The Albums That Made James Pequignot: A Chronological Journey Through a Hipster’s Discography. Part One: Barenaked Ladies – Stunt

It was 1998. I was 13 years old. Pop/Rock was still a thing. It’s interesting to think about when you consider how much local music is actually Pop/Rock but no one will say so since it became a dirty word around the year 2000.

Like every single other person in the United States that year I heard “One Week” on the radio. I was obsessed. Keep in mind this was a year or less since my friends and I would sit in the back row on the bus and try to decide if we wanted Sugar Ray’s “I Just Want to Fly,” or Chumbawumba’s “Tubthumping” to be the number one song of the week. Which one spoke to us on a more human level? There was something different about “One Week” though. While being admittedly silly, it was less dumb than a lot of the declining pop/rock of that year, and rose to definitely be the song of that summer. I didn’t think I could possibly listen to it too many times.

My mom and I were perusing a Dillard’s sized music store at the Great Lakes Mall. It’s a good thing they made it so big. It was much easier to convert into a Talbots when everyone realized they didn’t want to buy that many CD’s. I saw the album on the wall and cajoled my mom into buying it for me. We listened to it in the car on the way home. We had one of those trunk CD changers that operated on a radio broadcast signal. We did alright in the pre 9/11, Clinton utopia of the late 90’s. We got home and put it on my Dad’s giant stereo system. My Mom did something she’s always done. She pulled the lyric sheet out of the jewel case and read along with the songs. I definitely got my lyrical obsession from my mother. At the time the album hit on all the surface parts of my life that I thought were really deep. I was able to make just about every song somehow relate to my unrequited love of Claire Blakely. I swore they were talking directly to me.

Six months later this was definitely the album that made me want to write songs. Everything I wrote at the time was an unapologetic imitation of what I thought Barenaked Ladies was. Even my vocal styling was heavily modeled after Steven Page, something I still suffer with today, but I’ve moved far enough away from to avoid accusations of downright theft.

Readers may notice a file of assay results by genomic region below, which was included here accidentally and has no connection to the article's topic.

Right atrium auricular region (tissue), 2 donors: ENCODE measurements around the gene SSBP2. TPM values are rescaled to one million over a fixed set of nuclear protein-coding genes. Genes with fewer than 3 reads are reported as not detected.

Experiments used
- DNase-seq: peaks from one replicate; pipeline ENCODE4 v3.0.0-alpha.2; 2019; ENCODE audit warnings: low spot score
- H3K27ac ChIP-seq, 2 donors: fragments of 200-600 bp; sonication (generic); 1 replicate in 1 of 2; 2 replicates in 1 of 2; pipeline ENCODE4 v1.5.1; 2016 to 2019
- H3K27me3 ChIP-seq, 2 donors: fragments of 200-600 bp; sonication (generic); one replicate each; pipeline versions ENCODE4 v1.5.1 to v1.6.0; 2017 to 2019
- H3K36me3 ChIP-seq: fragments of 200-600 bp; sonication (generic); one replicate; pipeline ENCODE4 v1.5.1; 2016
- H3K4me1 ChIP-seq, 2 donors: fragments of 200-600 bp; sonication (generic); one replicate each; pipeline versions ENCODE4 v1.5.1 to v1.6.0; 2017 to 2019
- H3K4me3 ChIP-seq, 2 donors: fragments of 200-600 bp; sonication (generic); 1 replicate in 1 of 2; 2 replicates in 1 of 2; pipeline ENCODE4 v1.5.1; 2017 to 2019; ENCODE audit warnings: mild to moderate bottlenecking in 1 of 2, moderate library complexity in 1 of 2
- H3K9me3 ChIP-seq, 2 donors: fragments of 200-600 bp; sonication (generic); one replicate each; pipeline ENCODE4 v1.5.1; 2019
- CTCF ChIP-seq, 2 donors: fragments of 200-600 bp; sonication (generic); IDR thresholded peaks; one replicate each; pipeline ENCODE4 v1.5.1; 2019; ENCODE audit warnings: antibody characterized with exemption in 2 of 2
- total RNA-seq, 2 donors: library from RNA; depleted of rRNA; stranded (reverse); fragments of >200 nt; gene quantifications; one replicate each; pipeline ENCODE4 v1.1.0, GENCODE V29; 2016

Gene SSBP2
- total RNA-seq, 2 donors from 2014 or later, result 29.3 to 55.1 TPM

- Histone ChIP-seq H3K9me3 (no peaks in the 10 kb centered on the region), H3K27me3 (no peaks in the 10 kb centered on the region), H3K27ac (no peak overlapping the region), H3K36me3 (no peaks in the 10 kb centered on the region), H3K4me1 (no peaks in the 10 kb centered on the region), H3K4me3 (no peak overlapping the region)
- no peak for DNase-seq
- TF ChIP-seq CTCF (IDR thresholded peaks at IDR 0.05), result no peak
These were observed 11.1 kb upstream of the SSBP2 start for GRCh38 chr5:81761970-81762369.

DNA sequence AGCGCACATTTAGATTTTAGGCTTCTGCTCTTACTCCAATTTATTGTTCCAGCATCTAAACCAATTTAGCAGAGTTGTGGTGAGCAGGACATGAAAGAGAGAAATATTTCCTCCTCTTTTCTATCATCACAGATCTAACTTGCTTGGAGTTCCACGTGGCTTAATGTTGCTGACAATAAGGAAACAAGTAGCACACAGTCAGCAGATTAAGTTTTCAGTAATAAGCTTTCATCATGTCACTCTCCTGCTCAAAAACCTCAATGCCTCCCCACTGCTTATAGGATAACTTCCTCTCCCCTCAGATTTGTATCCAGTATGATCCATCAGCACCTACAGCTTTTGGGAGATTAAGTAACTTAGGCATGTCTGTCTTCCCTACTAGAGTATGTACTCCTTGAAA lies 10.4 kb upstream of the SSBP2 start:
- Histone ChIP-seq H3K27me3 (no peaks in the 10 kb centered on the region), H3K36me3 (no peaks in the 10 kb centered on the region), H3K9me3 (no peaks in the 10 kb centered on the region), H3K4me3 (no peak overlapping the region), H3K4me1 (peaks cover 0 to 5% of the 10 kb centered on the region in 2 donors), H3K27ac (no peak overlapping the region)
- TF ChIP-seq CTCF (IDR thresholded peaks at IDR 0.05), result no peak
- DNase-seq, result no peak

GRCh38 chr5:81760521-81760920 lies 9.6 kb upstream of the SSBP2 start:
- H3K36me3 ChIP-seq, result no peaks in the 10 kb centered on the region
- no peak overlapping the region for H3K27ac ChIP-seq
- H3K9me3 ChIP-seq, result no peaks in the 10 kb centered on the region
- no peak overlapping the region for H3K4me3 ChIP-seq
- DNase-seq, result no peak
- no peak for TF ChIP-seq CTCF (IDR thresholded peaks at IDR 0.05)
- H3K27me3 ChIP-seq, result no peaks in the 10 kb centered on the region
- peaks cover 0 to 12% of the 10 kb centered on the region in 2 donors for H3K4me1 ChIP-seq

What hits hardest listening to this album now is how wrong I got it. How could I have known? I was 13! It’s so adult. The voice the songs are written in is so mature. Looking back on their late teens and early twenties I hadn’t even began experiencing the ideas these songs were ruminating on. I wanted so badly to get it. I really thought I was deep for trying. It really made this album, as well as most of their discography, really interesting to sit with as I got older. I would go for a long time without listening and then go back over it only to find that these songs, whose meanings I was so sure of, spoke to completely different parts of me.

I find it hard to listen to the band’s latest releases. I’m definitely team Steve. Ed’s songs spoke to the me of that era, while Steve’s continue to evolve. My wife Amber Pequignot and I got the opportunity to see Steven Page perform live with his new band after his first solo album came out. It was amazing and he continues to be one of my heroes. After the show he hung out in the lobby and talked to all his fans. I got to tell him in person how much his music has meant to me. Stunt was the beginning of my pursuit of the perfect song. It opened my eyes to the world of songwriting and I’ve never been the same. There’s no Smash Mouth, or Goo Goo Dolls album from this era that I can go back and listen to. The majority of my music preferences lie in the post Yankee Hotel Foxtrot indie rock Mecca that was 2002-2007. Stunt still hits me hard, and I continue to find unexpected meaning as this pop/rock gem gracefully ages.

Share
  •  
  •  
  •  
  •  

Leave a Reply